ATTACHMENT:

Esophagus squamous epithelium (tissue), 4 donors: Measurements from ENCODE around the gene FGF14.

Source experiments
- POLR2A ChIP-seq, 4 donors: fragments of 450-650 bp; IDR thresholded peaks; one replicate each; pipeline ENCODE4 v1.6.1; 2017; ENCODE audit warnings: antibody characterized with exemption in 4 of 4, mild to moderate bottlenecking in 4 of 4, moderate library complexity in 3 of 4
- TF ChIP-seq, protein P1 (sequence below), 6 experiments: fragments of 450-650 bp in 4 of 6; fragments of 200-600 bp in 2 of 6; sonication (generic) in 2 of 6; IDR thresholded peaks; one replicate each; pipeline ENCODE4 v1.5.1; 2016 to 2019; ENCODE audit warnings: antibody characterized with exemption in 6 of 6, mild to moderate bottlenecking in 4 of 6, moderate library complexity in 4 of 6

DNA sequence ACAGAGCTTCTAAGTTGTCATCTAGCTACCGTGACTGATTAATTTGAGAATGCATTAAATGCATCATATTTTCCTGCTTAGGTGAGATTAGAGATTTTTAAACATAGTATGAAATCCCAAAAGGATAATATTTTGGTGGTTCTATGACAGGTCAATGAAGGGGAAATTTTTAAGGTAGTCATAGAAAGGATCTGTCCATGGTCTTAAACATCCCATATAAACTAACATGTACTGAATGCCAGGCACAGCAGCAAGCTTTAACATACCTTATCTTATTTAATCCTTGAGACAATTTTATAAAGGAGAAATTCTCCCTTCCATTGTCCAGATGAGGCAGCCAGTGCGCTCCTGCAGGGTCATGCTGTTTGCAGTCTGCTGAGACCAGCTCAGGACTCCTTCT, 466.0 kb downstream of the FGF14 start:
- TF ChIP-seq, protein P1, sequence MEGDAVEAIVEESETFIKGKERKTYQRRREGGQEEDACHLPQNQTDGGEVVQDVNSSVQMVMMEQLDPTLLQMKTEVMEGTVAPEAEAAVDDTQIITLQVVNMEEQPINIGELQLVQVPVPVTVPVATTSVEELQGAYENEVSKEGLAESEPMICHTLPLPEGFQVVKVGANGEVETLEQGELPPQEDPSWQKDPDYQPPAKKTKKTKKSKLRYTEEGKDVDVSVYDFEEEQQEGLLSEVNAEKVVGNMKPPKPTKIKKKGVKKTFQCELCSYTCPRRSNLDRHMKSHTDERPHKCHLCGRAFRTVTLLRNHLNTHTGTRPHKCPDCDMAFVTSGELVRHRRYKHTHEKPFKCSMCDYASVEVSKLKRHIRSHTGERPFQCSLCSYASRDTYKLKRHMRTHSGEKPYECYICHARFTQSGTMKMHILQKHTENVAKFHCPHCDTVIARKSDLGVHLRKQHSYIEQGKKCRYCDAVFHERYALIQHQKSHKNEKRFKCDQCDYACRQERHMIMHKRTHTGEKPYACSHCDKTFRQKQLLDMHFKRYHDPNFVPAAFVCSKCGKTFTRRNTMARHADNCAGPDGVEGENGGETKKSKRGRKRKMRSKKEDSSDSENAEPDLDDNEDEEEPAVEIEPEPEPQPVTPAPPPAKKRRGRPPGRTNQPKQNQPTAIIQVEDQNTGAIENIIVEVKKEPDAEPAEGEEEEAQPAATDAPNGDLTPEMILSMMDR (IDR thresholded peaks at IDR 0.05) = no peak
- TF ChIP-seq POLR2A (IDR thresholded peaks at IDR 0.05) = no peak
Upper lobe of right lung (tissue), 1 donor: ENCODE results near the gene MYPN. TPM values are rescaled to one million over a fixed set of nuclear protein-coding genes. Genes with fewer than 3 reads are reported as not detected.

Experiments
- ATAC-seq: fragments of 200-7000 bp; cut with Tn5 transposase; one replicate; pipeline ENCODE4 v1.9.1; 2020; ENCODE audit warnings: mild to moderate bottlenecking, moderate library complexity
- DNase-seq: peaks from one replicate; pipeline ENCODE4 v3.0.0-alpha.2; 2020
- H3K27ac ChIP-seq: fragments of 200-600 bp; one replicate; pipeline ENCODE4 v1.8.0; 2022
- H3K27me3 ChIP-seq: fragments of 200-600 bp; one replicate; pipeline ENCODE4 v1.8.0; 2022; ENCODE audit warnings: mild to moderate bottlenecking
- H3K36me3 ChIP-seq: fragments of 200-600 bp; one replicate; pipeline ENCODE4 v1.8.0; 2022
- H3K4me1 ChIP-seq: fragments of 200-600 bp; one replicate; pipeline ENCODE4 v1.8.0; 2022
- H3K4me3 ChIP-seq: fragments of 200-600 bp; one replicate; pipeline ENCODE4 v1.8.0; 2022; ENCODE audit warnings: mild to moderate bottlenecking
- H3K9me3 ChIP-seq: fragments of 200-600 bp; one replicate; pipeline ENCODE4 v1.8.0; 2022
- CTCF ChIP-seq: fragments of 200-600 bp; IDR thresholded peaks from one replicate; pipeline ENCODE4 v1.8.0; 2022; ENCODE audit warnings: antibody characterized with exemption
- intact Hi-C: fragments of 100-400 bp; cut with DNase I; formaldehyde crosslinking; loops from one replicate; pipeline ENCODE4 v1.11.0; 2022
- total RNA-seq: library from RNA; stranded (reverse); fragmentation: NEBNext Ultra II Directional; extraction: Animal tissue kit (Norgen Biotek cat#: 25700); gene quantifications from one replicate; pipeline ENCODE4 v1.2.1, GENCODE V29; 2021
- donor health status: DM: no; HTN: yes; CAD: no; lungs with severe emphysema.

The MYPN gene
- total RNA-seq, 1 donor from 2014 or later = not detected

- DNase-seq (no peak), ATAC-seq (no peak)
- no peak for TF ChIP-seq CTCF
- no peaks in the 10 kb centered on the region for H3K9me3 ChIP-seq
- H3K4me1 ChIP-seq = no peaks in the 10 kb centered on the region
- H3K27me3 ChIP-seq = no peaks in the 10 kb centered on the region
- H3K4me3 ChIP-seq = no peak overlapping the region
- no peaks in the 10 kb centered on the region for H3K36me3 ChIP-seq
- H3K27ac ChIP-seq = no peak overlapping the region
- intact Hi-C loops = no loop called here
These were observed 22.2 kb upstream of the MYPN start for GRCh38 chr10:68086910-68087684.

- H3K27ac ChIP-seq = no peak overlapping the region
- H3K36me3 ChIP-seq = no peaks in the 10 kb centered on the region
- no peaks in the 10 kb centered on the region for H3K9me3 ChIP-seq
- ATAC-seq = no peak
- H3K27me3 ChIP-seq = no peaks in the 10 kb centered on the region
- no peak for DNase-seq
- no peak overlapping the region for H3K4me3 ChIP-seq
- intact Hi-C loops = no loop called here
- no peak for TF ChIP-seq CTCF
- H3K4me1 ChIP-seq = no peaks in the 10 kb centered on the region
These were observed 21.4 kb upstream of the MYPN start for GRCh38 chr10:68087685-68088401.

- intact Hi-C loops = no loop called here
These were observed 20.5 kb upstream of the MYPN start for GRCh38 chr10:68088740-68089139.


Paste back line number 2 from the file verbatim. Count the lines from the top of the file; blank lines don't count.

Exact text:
Source experiments